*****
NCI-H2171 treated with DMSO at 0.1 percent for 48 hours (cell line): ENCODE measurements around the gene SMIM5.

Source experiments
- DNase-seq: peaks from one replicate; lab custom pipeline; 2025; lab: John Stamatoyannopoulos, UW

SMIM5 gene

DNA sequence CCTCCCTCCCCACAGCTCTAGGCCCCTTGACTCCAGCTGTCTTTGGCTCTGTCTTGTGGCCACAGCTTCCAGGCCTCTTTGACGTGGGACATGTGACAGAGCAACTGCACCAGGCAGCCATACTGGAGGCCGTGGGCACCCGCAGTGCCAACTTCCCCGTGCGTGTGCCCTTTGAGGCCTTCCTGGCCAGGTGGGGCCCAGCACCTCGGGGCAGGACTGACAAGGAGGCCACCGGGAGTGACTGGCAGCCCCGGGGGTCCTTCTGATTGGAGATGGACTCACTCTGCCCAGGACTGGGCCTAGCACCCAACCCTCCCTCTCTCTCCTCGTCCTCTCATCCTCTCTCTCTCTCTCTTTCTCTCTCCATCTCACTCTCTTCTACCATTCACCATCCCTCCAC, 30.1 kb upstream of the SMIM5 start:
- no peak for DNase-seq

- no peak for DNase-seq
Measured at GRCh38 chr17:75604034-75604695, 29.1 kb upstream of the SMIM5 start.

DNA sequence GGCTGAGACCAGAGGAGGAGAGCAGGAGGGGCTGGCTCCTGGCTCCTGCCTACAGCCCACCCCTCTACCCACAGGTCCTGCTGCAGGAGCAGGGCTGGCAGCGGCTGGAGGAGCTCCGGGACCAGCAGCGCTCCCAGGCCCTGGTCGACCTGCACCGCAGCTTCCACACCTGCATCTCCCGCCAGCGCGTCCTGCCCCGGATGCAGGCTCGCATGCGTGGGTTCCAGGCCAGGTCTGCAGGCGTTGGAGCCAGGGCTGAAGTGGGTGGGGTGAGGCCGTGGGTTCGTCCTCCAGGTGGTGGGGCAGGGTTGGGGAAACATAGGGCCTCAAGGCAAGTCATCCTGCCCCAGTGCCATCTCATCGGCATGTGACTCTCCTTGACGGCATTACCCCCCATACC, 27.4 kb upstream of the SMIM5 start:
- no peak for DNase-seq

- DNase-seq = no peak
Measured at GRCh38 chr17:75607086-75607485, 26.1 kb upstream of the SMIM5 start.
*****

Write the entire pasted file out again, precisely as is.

NCI-H2171 treated with DMSO at 0.1 percent for 48 hours (cell line): ENCODE measurements around the gene SMIM5.

Source experiments
- DNase-seq: peaks from one replicate; lab custom pipeline; 2025; lab: John Stamatoyannopoulos, UW

SMIM5 gene

DNA sequence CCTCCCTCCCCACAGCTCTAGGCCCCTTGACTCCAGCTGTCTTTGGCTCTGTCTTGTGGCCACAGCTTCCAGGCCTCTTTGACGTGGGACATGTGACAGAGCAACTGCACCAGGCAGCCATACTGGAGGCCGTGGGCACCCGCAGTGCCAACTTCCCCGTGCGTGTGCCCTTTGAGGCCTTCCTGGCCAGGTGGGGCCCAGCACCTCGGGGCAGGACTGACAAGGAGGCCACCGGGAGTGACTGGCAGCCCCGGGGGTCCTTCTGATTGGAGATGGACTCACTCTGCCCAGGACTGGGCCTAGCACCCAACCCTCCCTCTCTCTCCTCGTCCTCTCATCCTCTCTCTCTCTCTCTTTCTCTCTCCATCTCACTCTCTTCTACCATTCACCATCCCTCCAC, 30.1 kb upstream of the SMIM5 start:
- no peak for DNase-seq

- no peak for DNase-seq
Measured at GRCh38 chr17:75604034-75604695, 29.1 kb upstream of the SMIM5 start.

DNA sequence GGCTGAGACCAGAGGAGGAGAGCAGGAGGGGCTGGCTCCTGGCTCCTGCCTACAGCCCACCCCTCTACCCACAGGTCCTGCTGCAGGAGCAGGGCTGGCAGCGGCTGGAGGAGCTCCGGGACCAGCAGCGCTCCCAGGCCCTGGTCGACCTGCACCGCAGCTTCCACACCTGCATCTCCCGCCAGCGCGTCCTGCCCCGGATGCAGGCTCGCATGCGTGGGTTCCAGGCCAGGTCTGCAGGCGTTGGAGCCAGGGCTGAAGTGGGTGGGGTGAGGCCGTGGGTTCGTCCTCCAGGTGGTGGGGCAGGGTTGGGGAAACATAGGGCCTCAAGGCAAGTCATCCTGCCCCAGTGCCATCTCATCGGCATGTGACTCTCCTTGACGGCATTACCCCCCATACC, 27.4 kb upstream of the SMIM5 start:
- no peak for DNase-seq

- DNase-seq = no peak
Measured at GRCh38 chr17:75607086-75607485, 26.1 kb upstream of the SMIM5 start.